We need to cater for the more than 5,000 sick and wounded in Gaza, provide urgent food assistance, remove rubble, unexploded ordnance and possibly landmines, provide shelter of Gazans whose homes have been destroyed, and critically increase electricity supplies for households and for the water and sanitation system.
Electricity is a lifeline for the people of Gaza as is the provision of fuel and cash. The United Nations and its partners stand ready to provide assistance quickly. The more than 10,000 Palestinian national staff will be a backbone of these efforts.
I salute their courageous and tireless efforts over the past three weeks -- they deserve our utmost respect.
I appeal to all parties to refrain from any resumption of hostilities, including against UN staff and premises, and to guarantee conditions for the safe, rapid and unimpeded delivery of aid.
As the UN shoulders its full responsibilities in Gaza for humanitarian assistance, early recovery and reconstruction, I intend to consult closely with key partners: with Egypt and Arab countries, with Norway as the Chair of the Ad Hoc Liaison Committee, with Turkey, and with European, Russian and United States leaders as members of the Quartet -- including the new Administration of President [Barack] Obama.
We need to bring together these collective efforts in one common endeavour to support a sustainable ceasefire.
We all know that relief and reconstruction are an immediate priority, but more is needed. Indeed, we have rebuilt Gaza before.
The key challenge before the leaders gathered here today is to do all possible to make sure that this tragedy does not occur again.
We also need a functioning system for all the crossings in and out of Gaza, a system that will immediately allow full access for humanitarian goods and personnel.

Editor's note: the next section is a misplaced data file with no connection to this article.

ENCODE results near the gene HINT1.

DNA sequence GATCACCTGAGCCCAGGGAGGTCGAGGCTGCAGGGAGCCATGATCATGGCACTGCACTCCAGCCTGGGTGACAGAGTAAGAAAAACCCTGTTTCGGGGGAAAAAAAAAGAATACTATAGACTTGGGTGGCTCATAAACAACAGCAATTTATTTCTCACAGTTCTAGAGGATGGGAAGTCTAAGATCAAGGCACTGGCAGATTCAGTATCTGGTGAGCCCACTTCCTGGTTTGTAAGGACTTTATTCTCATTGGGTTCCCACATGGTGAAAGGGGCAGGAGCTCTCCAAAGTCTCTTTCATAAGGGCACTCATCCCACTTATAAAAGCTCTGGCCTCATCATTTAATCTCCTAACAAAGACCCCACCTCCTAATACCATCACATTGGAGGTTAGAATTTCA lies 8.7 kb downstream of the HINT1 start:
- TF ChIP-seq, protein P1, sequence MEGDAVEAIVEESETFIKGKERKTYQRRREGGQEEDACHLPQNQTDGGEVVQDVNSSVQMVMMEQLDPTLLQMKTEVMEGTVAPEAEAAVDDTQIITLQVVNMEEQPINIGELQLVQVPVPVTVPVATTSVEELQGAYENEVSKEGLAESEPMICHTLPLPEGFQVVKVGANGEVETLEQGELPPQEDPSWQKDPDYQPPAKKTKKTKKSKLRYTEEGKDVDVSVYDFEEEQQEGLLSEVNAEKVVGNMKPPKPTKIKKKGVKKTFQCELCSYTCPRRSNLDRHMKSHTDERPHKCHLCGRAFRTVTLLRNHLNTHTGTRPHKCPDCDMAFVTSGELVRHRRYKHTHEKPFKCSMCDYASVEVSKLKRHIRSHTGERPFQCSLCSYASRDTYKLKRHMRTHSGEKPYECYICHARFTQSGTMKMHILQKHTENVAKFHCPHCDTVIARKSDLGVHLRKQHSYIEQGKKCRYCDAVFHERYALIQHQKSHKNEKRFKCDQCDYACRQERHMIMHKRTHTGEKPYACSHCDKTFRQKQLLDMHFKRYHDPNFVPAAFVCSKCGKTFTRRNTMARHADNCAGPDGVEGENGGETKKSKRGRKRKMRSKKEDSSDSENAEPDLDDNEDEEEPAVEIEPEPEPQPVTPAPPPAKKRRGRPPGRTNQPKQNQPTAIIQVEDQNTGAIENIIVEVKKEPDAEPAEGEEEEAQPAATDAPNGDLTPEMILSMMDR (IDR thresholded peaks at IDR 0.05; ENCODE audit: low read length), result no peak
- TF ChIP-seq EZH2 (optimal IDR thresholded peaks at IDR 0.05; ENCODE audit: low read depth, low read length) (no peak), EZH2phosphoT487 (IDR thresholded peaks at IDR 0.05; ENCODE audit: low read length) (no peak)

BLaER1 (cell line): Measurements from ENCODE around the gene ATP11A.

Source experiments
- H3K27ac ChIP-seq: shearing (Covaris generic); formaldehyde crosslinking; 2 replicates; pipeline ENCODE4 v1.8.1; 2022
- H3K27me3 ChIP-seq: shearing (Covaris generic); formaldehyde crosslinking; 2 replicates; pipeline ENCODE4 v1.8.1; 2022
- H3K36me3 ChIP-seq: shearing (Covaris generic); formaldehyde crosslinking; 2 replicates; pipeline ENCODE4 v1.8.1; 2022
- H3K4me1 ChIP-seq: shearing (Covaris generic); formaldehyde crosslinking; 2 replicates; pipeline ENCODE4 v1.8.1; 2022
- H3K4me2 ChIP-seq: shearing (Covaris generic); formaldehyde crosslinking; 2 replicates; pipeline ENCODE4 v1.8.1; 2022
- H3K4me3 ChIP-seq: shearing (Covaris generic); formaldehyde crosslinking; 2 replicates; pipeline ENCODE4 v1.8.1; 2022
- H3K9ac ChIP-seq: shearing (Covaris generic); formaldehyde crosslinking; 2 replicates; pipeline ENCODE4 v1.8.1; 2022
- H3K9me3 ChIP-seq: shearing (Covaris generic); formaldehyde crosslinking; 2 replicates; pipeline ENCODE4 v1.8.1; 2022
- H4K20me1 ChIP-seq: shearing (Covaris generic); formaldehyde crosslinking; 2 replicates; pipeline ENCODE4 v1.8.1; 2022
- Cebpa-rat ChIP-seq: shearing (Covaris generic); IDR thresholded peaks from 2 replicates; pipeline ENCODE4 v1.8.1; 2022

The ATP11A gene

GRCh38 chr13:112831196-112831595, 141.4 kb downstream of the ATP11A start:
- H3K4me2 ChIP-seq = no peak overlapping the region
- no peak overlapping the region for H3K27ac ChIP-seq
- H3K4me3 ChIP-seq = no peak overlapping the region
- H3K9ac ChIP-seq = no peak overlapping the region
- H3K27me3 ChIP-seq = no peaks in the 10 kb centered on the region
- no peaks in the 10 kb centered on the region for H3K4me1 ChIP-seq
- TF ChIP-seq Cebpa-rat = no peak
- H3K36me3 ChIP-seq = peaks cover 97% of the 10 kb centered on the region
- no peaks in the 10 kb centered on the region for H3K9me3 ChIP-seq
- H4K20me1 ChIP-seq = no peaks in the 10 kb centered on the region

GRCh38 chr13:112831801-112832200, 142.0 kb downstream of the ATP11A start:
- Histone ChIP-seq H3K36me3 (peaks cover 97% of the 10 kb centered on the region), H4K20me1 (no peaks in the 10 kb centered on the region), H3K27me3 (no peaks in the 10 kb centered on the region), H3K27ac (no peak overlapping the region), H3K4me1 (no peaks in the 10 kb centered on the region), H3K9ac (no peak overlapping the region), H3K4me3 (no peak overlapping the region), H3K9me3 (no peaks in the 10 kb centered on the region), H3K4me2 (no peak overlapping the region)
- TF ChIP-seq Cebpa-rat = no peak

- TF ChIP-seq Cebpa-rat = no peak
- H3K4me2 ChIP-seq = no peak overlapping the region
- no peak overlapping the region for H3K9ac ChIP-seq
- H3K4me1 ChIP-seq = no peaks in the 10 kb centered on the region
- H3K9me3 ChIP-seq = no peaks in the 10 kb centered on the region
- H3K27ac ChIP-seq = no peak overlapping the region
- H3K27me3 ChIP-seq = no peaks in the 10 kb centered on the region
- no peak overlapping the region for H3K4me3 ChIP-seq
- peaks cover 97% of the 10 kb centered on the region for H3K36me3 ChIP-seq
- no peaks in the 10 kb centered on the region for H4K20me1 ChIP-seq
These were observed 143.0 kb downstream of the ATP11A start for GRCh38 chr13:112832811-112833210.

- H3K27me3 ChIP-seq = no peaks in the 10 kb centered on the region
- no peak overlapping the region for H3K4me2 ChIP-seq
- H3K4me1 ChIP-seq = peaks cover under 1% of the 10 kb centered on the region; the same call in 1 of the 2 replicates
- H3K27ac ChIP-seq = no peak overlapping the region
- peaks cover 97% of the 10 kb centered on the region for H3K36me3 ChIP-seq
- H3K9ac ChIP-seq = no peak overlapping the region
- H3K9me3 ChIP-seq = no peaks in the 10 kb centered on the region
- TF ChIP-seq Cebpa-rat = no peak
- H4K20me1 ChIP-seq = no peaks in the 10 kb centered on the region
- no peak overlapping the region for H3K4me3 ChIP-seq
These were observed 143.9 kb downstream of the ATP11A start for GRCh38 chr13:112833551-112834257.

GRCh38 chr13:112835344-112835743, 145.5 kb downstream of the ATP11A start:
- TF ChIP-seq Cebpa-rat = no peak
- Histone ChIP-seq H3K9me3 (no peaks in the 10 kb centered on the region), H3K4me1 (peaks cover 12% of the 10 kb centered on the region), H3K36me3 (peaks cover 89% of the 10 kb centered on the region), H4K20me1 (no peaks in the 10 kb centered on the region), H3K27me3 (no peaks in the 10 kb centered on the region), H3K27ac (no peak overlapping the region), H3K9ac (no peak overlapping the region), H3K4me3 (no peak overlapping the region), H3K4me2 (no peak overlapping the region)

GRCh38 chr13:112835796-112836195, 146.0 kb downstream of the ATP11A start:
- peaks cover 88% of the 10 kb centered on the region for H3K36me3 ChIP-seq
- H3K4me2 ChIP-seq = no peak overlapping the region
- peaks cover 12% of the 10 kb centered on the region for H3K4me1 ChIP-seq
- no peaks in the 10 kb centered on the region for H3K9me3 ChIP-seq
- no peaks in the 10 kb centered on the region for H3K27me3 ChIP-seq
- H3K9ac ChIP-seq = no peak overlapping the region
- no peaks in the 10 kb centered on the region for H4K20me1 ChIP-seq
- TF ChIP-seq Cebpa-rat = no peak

The framework for the crossings must also ensure that we return, sooner rather than later, to the conditions reached in the Agreement on Movement and Access. Palestinians must not subsist on relief.
For such a framework to succeed, the Palestinians themselves must face the challenge of reconciliation, and work to achieve a unified Government under the leadership of President Abbas within the framework of the legitimate Palestinian Authority. I call on all Arab leaders to unite and support this endeavour. We cannot rebuild Gaza without Palestinian unity.
A true end to violence, and lasting security for both Palestinians and Israelis, will only come through a just and comprehensive settlement to the long-festering Arab-Israeli conflict.
The violence and suffering is a mark of political failure. The efforts of the past have not proved sufficient to address the underlying conflict.
The occupation that began in 1967 must end. There must be an end to conflict between Israel and the Palestinians. This effort must have at its centre the implementation of Security Council resolutions and the framework of the Arab Peace Initiative.
The parties must return to negotiations. But more than that; there must be a massive and unprecedented effort of the community to support this process, and insist, finally, that it succeeds.